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16 May 2016 Editorial


16 MAY, 2016

Left, Right, Left?

An emerging third player in a polarised political field can effect unpredictable changes to the electoral outcome. The Bharatiya Janata Party will not end the dominance of the two alliance formations in Kerala, the Congress-led United Democratic Frontand the CPI(M)-led Left Democratic Front, but may be set to alter the political scene in the State in new ways. Traditionally, BJP sympathisers, drawn from the considerable cadre base of the Rashtriya Swayamsevak Sangh, have voted against the Left, seeing the Congress as the lesser, god-fearing evil. However, with the BJP now scaling up to a significant presence in Kerala, a section of Hindu votes may shift towards it and away from the Congress. At the same time, such calculations may be upset if the BJP, now in a seat-sharing arrangement with a party that purports to represent the State’s large Ezhava population, traditional supporters of the Left, makes electoral inroads into this upwardly mobile backward class community. Kerala’s polarised politics hides a deeply fragmented polity held together by coalitions and power-sharing. Smaller parties have earned their place in one or the other front on account of their proven ability to tilt the scales for the Congress and the Communist Party of India (Marxist) in specific constituencies. The UDF-LDF polarisation was thus achieved on the basis of accommodative politics, and not through marginalisation of the smaller players. Over the years, casteist and religious groups have found a place in both fronts, and some parties have moved from one front to the other with ease. But the BJP, with its right-wing politics and its anti-Congressism, is a different political force — it cannot, and maybe will not, allow itself to be assimilated in either of the two fronts. Kerala might thus be witnessing a slow political churning, one that could unsettle the two major fronts with long-term consequences. While parties seeking to represent the Muslim and Christian communities, the Indian Union Muslim League and the factions of the Kerala Congress, may not cohabit with the BJP, its future may lie in replicating the success it had in wooing the Ezhava-backed BJDS, and attracting the support of other caste-based outfits.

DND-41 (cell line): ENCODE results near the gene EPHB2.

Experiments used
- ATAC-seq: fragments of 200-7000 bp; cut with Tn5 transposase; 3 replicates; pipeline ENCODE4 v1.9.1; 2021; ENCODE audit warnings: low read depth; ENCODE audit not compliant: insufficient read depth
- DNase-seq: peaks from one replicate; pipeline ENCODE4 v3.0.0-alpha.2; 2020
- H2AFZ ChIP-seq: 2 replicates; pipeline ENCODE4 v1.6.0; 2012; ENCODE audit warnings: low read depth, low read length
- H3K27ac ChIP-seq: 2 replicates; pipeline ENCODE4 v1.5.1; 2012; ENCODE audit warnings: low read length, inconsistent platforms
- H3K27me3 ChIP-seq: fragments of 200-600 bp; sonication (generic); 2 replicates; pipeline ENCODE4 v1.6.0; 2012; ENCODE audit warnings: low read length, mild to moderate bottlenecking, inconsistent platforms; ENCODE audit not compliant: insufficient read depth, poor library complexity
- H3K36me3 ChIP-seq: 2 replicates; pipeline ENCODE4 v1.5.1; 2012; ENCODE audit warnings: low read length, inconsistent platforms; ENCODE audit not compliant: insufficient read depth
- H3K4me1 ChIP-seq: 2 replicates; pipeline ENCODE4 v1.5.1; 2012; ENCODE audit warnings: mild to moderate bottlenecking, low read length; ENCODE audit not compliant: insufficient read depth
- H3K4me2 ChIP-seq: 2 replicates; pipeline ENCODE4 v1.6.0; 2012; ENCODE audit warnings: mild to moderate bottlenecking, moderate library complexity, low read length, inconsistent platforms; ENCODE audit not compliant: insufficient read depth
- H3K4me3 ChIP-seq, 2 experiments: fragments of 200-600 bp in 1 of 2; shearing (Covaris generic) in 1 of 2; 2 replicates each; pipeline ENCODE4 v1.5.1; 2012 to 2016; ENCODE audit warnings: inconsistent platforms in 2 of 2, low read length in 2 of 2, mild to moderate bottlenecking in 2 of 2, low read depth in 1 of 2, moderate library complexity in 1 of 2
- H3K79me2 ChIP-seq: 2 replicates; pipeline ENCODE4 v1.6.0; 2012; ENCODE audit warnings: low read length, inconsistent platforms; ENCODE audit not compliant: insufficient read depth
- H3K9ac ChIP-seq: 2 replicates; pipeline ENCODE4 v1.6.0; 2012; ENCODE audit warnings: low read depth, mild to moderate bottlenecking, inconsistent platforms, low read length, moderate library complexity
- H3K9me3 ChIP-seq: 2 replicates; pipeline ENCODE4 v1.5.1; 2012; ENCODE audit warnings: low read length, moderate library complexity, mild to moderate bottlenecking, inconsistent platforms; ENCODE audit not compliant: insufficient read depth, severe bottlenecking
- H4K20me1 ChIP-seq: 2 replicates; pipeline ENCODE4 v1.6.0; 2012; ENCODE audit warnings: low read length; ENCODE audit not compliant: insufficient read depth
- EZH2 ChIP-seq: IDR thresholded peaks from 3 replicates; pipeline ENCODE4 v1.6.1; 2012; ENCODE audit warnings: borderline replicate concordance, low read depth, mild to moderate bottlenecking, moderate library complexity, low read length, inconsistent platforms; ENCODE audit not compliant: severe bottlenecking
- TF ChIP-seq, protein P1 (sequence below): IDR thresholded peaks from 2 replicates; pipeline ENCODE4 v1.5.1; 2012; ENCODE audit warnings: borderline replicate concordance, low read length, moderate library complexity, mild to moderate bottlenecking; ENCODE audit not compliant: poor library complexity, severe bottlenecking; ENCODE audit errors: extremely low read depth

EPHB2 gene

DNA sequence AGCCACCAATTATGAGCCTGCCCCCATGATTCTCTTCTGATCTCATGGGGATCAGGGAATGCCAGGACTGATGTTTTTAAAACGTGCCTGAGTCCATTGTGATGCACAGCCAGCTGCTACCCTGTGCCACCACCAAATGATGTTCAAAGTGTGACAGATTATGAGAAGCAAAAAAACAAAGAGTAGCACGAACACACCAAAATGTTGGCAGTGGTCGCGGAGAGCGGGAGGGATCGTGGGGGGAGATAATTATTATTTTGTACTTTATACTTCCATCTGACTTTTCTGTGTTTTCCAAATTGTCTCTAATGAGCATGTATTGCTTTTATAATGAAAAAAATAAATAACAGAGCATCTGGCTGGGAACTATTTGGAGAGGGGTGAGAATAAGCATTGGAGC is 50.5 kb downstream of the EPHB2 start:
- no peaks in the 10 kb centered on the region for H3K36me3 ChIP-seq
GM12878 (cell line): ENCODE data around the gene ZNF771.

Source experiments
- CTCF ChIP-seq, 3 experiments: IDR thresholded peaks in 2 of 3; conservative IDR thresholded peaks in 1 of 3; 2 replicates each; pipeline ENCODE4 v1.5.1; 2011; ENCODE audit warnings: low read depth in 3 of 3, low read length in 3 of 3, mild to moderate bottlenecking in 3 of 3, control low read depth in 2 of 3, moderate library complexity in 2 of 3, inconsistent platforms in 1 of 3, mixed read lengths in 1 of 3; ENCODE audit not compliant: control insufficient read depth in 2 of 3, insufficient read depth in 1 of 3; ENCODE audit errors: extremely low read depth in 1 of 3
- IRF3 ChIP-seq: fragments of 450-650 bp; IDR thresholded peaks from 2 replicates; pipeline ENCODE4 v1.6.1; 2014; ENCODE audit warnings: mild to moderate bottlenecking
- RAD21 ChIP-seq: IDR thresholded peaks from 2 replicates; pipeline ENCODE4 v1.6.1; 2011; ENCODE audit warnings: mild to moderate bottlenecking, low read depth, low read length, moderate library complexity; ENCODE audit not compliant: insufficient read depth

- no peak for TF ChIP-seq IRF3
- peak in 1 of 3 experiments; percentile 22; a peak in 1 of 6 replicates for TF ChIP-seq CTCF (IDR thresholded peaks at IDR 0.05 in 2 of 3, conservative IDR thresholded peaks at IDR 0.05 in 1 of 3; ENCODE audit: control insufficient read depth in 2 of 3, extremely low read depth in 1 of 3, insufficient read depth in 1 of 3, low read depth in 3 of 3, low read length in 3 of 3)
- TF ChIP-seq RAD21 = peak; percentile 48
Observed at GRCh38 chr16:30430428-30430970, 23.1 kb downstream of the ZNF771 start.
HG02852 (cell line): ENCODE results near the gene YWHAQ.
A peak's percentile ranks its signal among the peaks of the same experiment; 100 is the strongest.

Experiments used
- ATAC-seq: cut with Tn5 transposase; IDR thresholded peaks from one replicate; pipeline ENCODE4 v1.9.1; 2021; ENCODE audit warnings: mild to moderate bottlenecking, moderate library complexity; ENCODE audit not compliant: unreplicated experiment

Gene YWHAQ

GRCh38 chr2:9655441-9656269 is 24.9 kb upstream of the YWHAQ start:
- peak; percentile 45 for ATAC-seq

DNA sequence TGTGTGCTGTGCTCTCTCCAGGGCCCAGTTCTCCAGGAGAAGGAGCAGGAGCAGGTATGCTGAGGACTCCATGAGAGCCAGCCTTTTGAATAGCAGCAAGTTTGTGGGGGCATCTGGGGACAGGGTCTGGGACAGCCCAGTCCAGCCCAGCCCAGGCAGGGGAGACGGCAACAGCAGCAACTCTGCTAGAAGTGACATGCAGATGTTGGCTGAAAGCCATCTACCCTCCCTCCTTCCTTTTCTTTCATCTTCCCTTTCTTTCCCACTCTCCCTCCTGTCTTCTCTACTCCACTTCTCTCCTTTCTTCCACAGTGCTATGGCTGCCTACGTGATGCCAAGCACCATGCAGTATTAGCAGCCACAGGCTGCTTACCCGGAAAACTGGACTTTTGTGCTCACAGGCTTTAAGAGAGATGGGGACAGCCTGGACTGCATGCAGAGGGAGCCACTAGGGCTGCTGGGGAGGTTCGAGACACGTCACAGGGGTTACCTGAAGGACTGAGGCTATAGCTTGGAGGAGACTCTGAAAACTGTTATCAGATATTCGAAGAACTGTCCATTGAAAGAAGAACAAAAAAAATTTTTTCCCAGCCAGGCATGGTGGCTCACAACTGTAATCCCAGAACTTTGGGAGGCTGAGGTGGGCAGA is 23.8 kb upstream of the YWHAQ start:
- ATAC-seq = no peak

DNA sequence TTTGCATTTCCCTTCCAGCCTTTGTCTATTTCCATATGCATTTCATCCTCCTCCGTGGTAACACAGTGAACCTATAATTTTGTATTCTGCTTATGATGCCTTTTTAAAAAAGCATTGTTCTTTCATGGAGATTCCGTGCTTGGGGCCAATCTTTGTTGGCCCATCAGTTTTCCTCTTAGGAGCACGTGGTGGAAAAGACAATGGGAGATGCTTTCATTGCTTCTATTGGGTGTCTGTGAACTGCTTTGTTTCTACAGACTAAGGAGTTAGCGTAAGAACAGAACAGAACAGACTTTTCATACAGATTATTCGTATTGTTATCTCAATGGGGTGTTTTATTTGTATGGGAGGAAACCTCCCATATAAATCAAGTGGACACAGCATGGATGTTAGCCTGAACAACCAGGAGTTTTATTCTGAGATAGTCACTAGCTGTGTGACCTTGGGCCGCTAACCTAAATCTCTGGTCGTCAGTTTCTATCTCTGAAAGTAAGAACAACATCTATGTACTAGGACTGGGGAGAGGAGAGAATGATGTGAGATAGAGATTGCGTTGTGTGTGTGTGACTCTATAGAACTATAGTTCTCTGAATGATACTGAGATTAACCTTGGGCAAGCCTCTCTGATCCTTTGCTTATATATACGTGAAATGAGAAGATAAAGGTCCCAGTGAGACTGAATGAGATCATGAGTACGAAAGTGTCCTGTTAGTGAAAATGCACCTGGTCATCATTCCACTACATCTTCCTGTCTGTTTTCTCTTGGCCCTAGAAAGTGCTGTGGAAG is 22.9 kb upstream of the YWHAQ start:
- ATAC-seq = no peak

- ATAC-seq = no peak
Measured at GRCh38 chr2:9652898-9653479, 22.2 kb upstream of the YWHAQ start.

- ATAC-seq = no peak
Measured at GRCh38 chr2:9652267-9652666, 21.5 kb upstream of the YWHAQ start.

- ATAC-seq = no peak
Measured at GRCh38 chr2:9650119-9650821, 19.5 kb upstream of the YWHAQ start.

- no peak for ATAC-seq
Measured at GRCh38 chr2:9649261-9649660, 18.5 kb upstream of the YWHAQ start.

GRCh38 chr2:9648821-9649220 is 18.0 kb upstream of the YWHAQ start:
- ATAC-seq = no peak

The LDF seems to have overcome, if only on the surface, the factional rivalry in the CPI(M) between former Chief Minister V.S. Achuthanandan and former State secretary of the party Pinarayi Vijayan. The UDF is mired in corruption scandals and the anti-incumbency factor hangs heavy on Chief Minister Oommen Chandy. The bar bribery scandal, involving Kerala Congress (Mani) leader and former Finance Minister K.M. Mani has also exacerbated divisions within the UDF. This is an important election for the Congress, which is looking for an Assembly election victory it can call its own after the Lok Sabha debacle of 2014, and for the Left, which desperately needs to return to power in Kerala after losing its stranglehold on West Bengal. In a State where a small vote swing can determine the result, much will depend on how BJP supporters vote: they will determine whether this election will alter the revolving-door pattern that has seen one Front yielding to another every five years.